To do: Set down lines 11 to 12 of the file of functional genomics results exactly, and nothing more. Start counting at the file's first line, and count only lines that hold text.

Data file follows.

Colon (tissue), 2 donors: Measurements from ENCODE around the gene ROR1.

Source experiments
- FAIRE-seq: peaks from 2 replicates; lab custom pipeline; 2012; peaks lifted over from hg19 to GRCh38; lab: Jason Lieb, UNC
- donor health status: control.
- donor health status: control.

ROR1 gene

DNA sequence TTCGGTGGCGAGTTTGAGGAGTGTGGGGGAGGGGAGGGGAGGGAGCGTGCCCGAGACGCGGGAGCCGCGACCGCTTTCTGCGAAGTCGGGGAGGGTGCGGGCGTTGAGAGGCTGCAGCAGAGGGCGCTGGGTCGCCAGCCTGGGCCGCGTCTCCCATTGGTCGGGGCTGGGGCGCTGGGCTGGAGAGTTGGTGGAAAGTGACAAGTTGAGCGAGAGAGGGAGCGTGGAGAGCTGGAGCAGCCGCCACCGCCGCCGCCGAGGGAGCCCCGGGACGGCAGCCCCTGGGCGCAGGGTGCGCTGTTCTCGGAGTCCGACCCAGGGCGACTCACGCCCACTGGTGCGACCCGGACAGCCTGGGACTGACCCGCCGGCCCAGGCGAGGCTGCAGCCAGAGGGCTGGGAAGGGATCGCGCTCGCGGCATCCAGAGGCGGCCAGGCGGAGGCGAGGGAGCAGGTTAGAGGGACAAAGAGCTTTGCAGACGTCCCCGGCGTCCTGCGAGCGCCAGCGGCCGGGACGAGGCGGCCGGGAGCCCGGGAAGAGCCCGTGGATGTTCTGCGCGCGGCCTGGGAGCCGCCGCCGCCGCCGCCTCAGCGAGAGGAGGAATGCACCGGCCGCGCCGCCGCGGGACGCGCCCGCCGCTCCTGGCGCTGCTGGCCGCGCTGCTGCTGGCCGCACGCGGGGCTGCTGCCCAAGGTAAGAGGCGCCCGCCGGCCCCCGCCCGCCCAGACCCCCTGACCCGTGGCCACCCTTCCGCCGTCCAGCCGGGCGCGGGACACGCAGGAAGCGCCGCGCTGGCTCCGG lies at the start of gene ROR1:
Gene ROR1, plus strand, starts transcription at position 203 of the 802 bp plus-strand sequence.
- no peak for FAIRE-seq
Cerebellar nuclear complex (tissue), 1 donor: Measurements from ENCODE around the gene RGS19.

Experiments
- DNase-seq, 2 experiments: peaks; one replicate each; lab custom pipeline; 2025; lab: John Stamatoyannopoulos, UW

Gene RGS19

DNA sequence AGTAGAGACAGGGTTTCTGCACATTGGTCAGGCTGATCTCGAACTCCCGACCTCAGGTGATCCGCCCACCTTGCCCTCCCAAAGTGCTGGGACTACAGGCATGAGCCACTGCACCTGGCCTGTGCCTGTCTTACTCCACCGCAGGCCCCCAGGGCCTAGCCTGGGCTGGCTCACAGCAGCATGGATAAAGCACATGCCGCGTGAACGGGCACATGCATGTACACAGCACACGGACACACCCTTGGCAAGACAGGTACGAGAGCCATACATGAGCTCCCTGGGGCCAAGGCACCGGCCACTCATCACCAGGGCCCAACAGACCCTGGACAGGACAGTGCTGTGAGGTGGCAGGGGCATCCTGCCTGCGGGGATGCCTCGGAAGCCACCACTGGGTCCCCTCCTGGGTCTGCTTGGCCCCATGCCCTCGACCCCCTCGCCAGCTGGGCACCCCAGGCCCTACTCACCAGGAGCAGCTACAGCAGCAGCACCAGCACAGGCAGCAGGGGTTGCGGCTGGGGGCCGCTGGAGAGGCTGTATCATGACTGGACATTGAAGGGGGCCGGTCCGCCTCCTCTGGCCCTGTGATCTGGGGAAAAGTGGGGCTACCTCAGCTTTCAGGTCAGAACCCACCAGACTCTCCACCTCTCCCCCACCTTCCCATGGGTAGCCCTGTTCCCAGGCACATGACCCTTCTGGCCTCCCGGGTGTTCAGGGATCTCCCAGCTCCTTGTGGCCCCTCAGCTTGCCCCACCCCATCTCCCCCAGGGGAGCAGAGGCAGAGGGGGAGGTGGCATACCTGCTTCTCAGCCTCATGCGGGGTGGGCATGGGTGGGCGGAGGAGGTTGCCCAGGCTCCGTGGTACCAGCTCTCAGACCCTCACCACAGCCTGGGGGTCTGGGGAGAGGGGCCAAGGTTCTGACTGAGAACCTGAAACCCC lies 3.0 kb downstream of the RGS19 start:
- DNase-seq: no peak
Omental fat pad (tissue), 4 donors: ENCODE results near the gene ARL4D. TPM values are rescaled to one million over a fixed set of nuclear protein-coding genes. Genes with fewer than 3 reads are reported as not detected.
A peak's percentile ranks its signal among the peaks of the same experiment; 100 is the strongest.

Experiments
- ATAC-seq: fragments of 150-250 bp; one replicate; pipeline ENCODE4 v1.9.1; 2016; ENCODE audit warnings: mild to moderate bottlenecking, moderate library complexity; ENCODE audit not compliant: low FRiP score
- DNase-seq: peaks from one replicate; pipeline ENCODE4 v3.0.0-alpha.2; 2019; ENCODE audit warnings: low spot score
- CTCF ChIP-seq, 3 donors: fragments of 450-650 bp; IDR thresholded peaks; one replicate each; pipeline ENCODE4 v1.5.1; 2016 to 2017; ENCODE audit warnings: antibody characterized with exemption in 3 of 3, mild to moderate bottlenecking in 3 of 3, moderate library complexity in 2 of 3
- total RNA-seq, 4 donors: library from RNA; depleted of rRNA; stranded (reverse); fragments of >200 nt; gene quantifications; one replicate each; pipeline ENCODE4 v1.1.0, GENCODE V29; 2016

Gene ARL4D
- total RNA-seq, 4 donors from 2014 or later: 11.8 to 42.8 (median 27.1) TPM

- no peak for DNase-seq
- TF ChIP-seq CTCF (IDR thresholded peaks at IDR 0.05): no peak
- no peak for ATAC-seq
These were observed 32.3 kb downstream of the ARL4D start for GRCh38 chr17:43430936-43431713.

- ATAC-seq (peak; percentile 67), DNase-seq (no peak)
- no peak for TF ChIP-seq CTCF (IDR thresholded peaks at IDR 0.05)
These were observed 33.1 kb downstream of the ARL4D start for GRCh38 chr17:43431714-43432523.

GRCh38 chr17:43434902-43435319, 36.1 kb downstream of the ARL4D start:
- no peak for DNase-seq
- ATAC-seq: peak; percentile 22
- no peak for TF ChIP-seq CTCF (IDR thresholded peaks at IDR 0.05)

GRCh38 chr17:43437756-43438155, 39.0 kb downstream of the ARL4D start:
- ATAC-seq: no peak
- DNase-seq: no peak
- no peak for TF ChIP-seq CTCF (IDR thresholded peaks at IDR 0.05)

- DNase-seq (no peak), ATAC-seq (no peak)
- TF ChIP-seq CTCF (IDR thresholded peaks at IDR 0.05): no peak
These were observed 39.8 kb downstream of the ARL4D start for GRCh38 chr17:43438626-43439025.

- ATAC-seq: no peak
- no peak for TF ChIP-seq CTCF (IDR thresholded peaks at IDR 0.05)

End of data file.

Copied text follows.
Experiments
- DNase-seq, 2 experiments: peaks; one replicate each; lab custom pipeline; 2025; lab: John Stamatoyannopoulos, UW